Top Personal Finance Myths Debunked

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As The Money Scientist, of course people talk personal and business finance with me all the time. I get to hear people brag about great deals they’ve found. I hear about personal finance stories of triumph and failure, lessons learned. I also hear so many personal finance myths that masquerade as truth. These myths are causing damage. They hinder your wealth building and quest for financial freedom and security.


1) I have time before I need to plan for retirement.

Think about what type of lifestyle you want in retirement. Do you want to be able to travel, visit and spend time with family, engage in hobbies and other activities? Or do you imagine being very low-key, not traveling much etc? If you plan on maintaining the same lifestyle or a more active lifestyle then you should plan on replacing at least 70-80% of your income. If you plan a low key retirement lifestyle, then you may be able to live off of approximately 60% of your income. That’s a lot of money to provide every year for twenty plus years. This is why planning for retirement is an important part of your personal finance strategy.


When you’re in your twenties and thirties, retirement seems so far away. You think “why take money I need now and put towards retirement? I can start contributing money later. I have time.” Yes, you have time until retirement; however, it’s not wise to wait to start preparing. Why? Well, the best way to prepare for retirement is to invest your money so it can compound over time. Basically, your money earning you more money. To get the most out of investing, you have to buy and hold the investment for years. You need to invest while you still have several decades until you retire. Kiplinger has a great retirement savings calculator, where you can determine how much you need for retirement and the number of years to reach that amount. Check it out, it will be an eye-opener.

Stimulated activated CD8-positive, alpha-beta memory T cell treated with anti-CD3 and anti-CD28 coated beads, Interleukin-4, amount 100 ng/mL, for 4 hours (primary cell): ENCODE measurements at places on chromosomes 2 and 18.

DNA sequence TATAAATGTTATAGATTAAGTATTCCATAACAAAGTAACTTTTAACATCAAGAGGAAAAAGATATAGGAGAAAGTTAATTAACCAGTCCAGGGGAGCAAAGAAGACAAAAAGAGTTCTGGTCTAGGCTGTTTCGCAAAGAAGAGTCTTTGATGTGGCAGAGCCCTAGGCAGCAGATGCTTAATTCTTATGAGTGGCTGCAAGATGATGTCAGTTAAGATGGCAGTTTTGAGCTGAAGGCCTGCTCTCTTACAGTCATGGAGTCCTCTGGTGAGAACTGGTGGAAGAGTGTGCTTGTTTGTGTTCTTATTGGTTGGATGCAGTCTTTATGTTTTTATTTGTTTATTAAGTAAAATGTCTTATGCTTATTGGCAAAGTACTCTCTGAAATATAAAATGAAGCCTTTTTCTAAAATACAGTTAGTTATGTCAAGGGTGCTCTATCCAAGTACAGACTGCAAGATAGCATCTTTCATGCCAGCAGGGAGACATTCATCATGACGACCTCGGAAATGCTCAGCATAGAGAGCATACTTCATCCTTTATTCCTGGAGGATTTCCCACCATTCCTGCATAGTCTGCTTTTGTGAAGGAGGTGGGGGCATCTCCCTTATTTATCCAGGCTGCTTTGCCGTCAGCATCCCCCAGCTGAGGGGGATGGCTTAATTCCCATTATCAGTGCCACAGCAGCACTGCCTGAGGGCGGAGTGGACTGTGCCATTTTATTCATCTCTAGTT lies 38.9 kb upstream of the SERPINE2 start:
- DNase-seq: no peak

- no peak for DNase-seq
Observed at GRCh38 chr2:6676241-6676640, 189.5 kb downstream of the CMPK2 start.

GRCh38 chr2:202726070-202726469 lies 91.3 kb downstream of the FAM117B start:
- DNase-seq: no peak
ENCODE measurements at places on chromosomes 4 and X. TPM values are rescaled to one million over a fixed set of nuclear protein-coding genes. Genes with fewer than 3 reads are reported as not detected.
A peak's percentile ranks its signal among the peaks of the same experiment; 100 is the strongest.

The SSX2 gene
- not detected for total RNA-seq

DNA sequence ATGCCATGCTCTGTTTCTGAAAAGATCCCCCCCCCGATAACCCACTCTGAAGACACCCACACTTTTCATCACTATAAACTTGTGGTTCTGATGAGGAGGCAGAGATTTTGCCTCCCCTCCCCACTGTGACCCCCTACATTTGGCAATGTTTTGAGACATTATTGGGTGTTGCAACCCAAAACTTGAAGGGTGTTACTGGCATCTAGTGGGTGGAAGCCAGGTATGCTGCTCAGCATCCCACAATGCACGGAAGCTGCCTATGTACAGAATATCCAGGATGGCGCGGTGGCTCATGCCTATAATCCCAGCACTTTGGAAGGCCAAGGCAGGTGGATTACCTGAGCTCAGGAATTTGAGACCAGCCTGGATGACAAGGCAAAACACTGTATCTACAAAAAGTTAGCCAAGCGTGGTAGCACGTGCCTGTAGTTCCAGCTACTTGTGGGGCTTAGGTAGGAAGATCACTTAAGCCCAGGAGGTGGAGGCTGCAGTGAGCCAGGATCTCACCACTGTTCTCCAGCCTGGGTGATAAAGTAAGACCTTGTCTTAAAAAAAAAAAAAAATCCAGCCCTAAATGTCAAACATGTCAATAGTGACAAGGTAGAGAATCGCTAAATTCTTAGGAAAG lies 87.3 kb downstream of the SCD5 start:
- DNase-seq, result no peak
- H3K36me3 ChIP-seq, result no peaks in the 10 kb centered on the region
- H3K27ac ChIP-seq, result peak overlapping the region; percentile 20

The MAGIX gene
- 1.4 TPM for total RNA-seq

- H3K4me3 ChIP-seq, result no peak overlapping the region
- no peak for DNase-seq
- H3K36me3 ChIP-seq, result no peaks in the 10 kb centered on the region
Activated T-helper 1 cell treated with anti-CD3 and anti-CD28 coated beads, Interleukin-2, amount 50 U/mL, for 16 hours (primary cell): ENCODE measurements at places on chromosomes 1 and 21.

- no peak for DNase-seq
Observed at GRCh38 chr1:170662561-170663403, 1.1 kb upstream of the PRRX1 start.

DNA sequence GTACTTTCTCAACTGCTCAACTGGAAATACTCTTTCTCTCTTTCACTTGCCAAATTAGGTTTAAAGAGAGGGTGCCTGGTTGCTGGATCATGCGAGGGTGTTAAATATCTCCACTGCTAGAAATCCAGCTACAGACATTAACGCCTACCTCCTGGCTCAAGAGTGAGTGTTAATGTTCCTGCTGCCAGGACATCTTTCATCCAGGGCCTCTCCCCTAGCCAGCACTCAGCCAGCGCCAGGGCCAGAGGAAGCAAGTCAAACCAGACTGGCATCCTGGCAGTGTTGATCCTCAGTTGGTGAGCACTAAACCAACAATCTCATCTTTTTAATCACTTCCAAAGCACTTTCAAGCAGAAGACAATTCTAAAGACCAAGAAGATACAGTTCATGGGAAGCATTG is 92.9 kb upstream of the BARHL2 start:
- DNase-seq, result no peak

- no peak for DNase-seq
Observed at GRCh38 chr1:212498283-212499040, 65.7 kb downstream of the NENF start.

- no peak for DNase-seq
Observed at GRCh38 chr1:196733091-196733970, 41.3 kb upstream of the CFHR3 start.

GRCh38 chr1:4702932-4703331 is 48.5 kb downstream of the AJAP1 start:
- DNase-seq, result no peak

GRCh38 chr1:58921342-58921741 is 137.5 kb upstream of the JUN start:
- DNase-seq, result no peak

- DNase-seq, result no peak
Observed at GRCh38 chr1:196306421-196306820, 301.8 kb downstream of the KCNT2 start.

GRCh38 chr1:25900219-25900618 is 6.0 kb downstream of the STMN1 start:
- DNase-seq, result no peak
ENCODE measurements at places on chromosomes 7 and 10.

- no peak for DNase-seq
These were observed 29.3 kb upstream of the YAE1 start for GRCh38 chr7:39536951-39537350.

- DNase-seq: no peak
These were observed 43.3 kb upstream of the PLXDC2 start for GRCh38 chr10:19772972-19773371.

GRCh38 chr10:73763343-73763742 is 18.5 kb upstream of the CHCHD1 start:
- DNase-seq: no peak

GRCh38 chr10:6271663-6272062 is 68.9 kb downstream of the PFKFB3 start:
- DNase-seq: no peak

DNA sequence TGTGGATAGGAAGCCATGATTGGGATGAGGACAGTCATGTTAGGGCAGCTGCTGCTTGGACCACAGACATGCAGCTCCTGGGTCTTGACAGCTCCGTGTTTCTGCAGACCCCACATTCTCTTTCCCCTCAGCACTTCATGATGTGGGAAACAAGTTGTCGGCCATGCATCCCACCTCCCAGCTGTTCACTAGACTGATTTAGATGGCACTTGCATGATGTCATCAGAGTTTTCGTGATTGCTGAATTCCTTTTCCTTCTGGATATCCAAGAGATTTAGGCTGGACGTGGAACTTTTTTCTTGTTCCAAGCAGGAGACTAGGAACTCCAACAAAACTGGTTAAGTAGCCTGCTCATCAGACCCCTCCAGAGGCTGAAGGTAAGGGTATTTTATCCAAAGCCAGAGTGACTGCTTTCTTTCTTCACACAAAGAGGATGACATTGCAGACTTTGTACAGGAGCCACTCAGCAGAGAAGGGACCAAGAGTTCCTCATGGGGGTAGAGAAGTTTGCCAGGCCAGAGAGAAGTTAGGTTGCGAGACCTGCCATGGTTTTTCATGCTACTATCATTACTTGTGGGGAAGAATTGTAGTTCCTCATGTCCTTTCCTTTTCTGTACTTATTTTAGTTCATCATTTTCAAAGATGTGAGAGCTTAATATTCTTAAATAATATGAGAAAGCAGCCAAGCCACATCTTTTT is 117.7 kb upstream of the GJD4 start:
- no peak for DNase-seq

1) At your place of employment, check out the retirement options offered. They likely have retirement specialists or benefits officers who can discuss the options with you. They can help you pick what works best for you considering your age and financial situation.

2) After signing up for the retirement package offered by your employer, also sign up for an IRA (individual retirement account).

3) Ask for referrals and find a great financial advisor to assist with further planning and building up your investment portfolio.


2) I’m too young to need life insurance.

Sometimes, we can’t imagine tragedy befalling us. You watch the news or hear about something awful, and it’s something that has happened to someone else. It isn’t likely to happen to you … until it does. The main reason people get life insurance is to allow their families to avoid financial hardship, should they pass away. No matter your age (speaking to adults), if you have dependents, then you should have life insurance. If you contribute financially to a household and others depend on your income to sustain their lifestyle, then you should have life insurance. It can be used to assist with paying for final arrangements and replace the lost income.


According to the 2015 Insurance Barometer Study, 80% of Americans overestimate the cost of insurance and cite the price as the reason they do not have life insurance. In other words, it likely cost less than you think. The price for life insurance depends on quite a number of factors. Some are your age, health, credit history, hobbies, lifestyle, and occupation. Yep, it’s more than just your age and health, but those are big factors. So the younger you are when you get life insurance then the cheaper it will be.



1) Do a little research and learn more about life insurance and it’s benefits. You can start here with this article on life insurance.

2) Ask friends or family for a referral of a good life insurance agent. Interview this person to see if you’re a great fit. Check out this article on how to pick an expert.